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The helmets thread and my recent trip to Maui once again gets me thinking about kiteboarding and helmets.
Here in the Bay Area I've, for some tme now, taken to wearing a helmet when I ride as several of the spots I launch from have very small launch zones surrounded by rocks. I've never had an incident or close call, but it makes sense to do so.
This last week I was on Maui and managed to score three great sessions during my week-long stay. The first two sessions I wore my helmet, but on the third I didn't. Why would I do that when I'm kiting in an area with potentially gusty big winds, rocks and reefs? Good question. Well, for one, the weather was great - warm air and warm water and after my last session here being in a 3/2 fullsuit with a rashguard inside and out with booties, it felt liberating to kite in only a rash guard and shorts. As for the helmet, it's true - you do forget it's on after a few minutes.
So, again, besides the fact that I wanted to kite in the warmth with as little as possible on, why would I forsake the helmet? I think it's because basically no one amateur or pro wears helmets on Maui, and maybe I started to feel like maybe I wouldn't either. Wouldn't want to look like a kook would I? Stupid, really.
So it's continually perpetuated at world-class kiting spots and in the videos and mags that people who "really" know what they are doing (pros and amateurs) don't wear helmets and that they just don't look cool.
So, let's hear it, who wears a helmet?
I always wear a helmet. One of my friends cut a major nerve in his face with his board fin, even with a helmet on. He always talks about what would have happened if he hadn't been wearing a helmet.
That being said, there are many people in my area who feel comfortable enough kiting that they don't wear helmets. This turning point in their kiting career came when they ditched their board leash. Here's the deal: even if you're on wide open sandy beaches that have no apparent obstacles except water and sand, if you're wearing a leash you board can become a missile. Say you goof and get yanked superman-style straight out of the water and into the air. Meanwhile your board is mostly submerged and being held back by the drag of the water. Your leash goes taught and, with the slight bit of elasticity, stretches. So when your board finally breaks free from the water, it gets slingshotted through the air straight at you. 49 times out of 50, you'll just hear a whizzing as it flies past you. Every once in a while though, BAM! OUCH! that hurt! Some leashes (NSI Real Leash) help reduce this risk, but it's never alleviated until you ditch the leash.
Of course my recommendation is to always wear one. But if you're considering going without, get rid of your board leash and learn to drag back upwind.
Could spend a bit of time talking about helmets. Instead I just reproduce a little of one KSI account from last year. The complete account, worth looking over by the way, is located at: http://www.fksa.org/viewtopic.php?t=226
83. Incident # 5 03 1 "Severe Lofting & Powerline Accident" Location: Camber, England, UK
An experienced kieboarder was out in 20 kt. side onshore winds with a 12 m Naish X2 kite. As he was riding towards the beach he was hit by a sudden strong gust that lofted him about 20 m (60 ft.), on to the beach. Other riders were out when the gust hit but this rider was closest to shore and presumably was the only one that couldn't activate his kite leash. He tried to open his unspecified snap shackle but it would not function. As he discovered this situation he was flying at speed towards a rock groin.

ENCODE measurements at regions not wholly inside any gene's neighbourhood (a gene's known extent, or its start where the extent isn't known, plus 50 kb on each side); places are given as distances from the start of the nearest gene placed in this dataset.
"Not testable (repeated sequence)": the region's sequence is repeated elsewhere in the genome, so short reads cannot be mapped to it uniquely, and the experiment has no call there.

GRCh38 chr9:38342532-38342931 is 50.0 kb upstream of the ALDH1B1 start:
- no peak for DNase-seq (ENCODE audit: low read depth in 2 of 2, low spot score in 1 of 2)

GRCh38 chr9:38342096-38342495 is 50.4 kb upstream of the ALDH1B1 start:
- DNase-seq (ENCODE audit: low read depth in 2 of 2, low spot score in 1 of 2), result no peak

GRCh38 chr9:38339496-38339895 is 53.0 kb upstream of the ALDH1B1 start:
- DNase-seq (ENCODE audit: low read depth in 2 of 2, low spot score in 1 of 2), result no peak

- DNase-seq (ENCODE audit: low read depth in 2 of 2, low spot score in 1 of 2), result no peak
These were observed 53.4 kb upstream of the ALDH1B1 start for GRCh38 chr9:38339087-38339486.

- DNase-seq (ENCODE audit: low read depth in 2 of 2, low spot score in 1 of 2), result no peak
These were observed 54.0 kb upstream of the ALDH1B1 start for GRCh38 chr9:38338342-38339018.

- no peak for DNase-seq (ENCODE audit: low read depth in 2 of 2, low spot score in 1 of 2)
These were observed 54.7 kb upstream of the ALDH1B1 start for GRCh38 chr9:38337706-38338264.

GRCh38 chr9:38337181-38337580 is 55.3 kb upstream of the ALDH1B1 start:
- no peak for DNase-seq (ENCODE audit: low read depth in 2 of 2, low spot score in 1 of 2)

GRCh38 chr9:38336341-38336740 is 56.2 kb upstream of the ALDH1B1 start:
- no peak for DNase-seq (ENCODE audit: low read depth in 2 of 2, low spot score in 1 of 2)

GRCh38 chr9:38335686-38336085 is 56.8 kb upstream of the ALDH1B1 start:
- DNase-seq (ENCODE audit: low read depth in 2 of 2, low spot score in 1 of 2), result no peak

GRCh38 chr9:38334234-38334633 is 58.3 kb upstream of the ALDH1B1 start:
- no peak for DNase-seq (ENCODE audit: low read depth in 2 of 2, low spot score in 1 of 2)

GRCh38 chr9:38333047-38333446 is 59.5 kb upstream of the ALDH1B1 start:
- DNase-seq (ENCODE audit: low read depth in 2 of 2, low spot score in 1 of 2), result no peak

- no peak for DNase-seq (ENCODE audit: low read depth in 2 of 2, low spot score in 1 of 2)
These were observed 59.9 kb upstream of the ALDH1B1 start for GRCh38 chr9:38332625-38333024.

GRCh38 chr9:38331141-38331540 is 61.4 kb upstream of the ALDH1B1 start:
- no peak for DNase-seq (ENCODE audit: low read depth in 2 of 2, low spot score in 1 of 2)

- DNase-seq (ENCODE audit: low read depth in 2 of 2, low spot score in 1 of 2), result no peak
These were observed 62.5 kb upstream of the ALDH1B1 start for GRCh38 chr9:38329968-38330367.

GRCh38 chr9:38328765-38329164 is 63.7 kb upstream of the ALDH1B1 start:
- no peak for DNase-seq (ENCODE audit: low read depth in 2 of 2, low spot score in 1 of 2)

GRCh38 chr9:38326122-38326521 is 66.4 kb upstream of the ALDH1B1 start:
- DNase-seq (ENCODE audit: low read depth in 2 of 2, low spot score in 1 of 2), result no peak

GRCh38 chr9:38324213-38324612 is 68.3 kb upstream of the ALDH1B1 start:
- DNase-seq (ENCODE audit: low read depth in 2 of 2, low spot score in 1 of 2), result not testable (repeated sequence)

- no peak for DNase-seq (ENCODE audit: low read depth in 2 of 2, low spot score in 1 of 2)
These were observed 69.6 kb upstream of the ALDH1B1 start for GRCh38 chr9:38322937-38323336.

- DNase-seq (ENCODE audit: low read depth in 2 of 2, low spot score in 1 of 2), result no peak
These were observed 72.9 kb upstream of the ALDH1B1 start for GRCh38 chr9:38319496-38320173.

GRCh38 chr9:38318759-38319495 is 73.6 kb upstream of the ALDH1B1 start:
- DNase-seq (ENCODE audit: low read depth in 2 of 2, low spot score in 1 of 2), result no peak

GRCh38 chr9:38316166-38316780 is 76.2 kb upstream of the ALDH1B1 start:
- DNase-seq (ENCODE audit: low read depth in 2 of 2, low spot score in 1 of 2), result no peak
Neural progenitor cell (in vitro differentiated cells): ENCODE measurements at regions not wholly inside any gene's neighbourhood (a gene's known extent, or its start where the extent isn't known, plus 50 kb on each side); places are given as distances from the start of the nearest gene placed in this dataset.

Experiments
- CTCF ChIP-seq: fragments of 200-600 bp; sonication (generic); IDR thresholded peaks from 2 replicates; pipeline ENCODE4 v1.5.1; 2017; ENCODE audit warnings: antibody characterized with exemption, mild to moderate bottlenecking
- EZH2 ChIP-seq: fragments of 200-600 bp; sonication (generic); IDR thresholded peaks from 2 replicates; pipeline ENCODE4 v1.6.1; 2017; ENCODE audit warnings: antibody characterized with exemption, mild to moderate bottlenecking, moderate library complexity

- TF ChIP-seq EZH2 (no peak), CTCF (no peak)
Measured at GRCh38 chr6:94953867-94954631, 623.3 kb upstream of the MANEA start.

The rider considered his two choices including: 1) to take the kite through zenith and ditch it into the sea risking a second lofting (probably onto the groin) or 2) to fly the kite into the beach at the slight risk of the kite going over a set of 3 phase, 240 volt power lines. The rider chose the second option and had flown closer to the power lines. So once he dove the kite to the beach, it had gone over the power lines. At this point he was standing on the ground on one side of the power lines with the kite on the other.
Before the rider could figure out how to release his snap shackle he was hit by a second strong gust. This gust relaunched the kite. The kite pulled the rider up towards the powerlines about 8 m (25 ft.) above the ground. He slammed head first into a bungalow roof on the way up breaking the back of his Gath helmet open and sending it flying off... (text omitted)
... The rider had stopped using a helmet the week before when he decided to no longer use a board leash. He had cut his head on the garage door the morning of the accident and so chose to wear his helmet that day to protect the cut. "
You never know when something unexpected might pop up. A few guys would be likely dead IF they chose not to wear one when things went south with a vengence (including myself) and others might still be with us if they had worn a helmet.
Wear the best helmet that you can find and wear it whenever you ride.
I'm just starting out in kiteboarding. I've been wakeboarding for two years now and have been "Cable Wakeboarding" at Ski-Rixen in Deerfield Beach for some time. It's there that I started to use a helmet. That's the only way they allow you to use the ramps and sliders. Kooky or not the watersports helmet is the way to go.
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